The study of four populations of alpine marmots has revealed that each of them emits cries of alarm in a different dialect.

Alpine marmot in Vallter (Catalonia) this August 2020. It has an adequate weight to go back to hibernate in September.

Summer is the adventure time of the alpine marmot (Marmot marmota). It comes out of its burrow, where it has spent the winter and the cold with the family, and looks for food, sunbathes and collects material for the next hibernation. Cautious, he does not go much further than a meter from ‘home’ and runs back if he hears the cry of alarm from another marmot.

A recent study, published in the journal Behavioral Ecology and Sociobiology, has found that these cries vary among marmots of different populations. These dialects allow them recognize alien marmots and, instead of investigating or facing danger as they would when faced with a familiar cry, they run off and hide in their burrow just in case.

“Marmots are capable of recognize the screeching of members of your populationeven in a recording, and we have seen that they respond more fearful if they do not know who the station is “, explains Mariona Ferrandiz, author of the study and ecologist at the Center for Ecological Research and Forestry Applications (CREAF) and the Autonomous University of Barcelona ( UAB).

Dialects without geographic influences

Research has also analyzed what is the reason for these language differences among marmots. According to the results, It has nothing to do with the region where they live, nor with the genetics of individuals.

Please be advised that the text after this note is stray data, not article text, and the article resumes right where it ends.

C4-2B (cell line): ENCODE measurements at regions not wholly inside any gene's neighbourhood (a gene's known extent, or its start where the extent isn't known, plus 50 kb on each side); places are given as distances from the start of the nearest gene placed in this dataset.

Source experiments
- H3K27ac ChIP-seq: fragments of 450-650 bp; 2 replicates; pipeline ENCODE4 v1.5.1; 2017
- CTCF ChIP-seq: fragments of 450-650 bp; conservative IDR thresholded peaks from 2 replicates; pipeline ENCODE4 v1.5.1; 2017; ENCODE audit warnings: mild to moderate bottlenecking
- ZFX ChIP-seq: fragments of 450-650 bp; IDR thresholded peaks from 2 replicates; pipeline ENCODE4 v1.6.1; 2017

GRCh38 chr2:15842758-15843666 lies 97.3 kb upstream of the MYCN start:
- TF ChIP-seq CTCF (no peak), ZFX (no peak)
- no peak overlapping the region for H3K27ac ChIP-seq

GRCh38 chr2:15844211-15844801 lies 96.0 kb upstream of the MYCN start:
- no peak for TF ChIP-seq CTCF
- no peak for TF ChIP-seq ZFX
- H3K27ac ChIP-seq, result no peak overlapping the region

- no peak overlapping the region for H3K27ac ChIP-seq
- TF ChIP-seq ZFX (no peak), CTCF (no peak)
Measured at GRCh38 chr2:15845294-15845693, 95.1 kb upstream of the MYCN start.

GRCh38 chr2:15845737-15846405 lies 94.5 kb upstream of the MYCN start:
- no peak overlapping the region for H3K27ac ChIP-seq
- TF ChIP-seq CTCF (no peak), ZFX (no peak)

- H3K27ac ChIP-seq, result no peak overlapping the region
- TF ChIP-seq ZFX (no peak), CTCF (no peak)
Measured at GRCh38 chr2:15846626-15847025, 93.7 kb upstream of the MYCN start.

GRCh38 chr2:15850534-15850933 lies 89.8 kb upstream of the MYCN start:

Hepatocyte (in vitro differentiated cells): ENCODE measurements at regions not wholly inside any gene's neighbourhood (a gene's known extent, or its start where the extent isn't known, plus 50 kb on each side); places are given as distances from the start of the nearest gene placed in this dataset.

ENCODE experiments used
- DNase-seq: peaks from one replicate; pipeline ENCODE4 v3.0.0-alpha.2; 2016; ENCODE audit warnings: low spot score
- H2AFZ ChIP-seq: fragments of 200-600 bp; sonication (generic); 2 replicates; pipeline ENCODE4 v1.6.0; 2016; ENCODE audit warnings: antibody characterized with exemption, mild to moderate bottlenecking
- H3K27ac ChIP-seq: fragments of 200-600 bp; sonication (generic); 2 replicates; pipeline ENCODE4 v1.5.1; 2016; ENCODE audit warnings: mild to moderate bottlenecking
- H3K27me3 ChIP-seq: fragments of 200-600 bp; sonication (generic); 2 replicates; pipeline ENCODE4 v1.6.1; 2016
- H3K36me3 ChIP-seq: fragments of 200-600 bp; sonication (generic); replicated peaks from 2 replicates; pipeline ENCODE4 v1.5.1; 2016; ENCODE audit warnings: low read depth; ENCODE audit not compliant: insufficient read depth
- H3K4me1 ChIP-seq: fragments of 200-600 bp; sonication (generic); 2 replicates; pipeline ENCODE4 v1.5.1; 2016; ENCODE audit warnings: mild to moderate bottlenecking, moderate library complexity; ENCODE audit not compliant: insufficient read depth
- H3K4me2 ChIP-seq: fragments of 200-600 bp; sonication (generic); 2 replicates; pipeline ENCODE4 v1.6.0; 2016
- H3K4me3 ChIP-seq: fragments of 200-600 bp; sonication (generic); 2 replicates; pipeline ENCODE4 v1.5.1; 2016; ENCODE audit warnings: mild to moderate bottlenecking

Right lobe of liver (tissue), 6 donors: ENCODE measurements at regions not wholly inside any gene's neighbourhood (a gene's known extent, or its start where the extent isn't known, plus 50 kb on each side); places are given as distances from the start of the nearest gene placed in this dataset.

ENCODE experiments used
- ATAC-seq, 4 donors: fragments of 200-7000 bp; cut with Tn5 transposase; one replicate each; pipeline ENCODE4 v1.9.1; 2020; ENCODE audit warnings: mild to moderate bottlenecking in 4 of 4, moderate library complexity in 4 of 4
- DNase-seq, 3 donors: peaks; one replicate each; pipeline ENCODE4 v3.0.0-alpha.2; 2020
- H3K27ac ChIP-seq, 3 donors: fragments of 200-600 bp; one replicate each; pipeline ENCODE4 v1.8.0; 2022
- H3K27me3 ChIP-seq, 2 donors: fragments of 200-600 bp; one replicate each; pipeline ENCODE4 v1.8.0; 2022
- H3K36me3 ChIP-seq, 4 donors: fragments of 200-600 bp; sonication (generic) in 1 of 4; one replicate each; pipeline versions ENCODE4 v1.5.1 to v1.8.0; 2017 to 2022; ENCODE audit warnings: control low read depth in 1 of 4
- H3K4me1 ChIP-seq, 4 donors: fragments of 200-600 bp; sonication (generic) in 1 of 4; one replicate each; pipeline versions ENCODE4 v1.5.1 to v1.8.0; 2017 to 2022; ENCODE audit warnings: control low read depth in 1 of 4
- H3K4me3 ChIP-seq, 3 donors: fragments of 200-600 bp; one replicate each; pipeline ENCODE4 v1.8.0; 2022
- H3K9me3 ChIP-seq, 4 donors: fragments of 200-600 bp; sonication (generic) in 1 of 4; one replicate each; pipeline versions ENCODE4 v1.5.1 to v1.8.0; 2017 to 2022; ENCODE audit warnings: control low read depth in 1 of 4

“Just as human dialects vary, especially depending on where we live, we have seen that this is not the case in marmots. Although we do not know why each town screams in a wayIt could be about learning from parents to children or from the social environment ”, clarifies the ecologist.

“The anti-predatory response that appears once they hear the alarm cries of other marmots has an energy and time expenditure, therefore, learn to distinguish family dialects it allows them to be confident and save energy ”, he adds.

The research has been carried out over five years (2011-2014), with four populations of Marmot marmota, two native to the French Alps (Vanoise) and two reintroduced in the Pyrenees (Cerdanya and Ripollès).

The cries of the marmots They were recorded from 8 a.m. to 6 p.m., the time in which they are most active, and then they were analyzed by the experts. The recordings were also played in situ, to observe what was the reaction of the marmots.

In addition to CREAF and the Autonomous University of Barcelona, ​​the study has the participation of the Claude Bernard University of Lyon, the University of Saskatchewan (Canada) and the “Vogelwarte Helgoland” Avian Research Institute (Germany).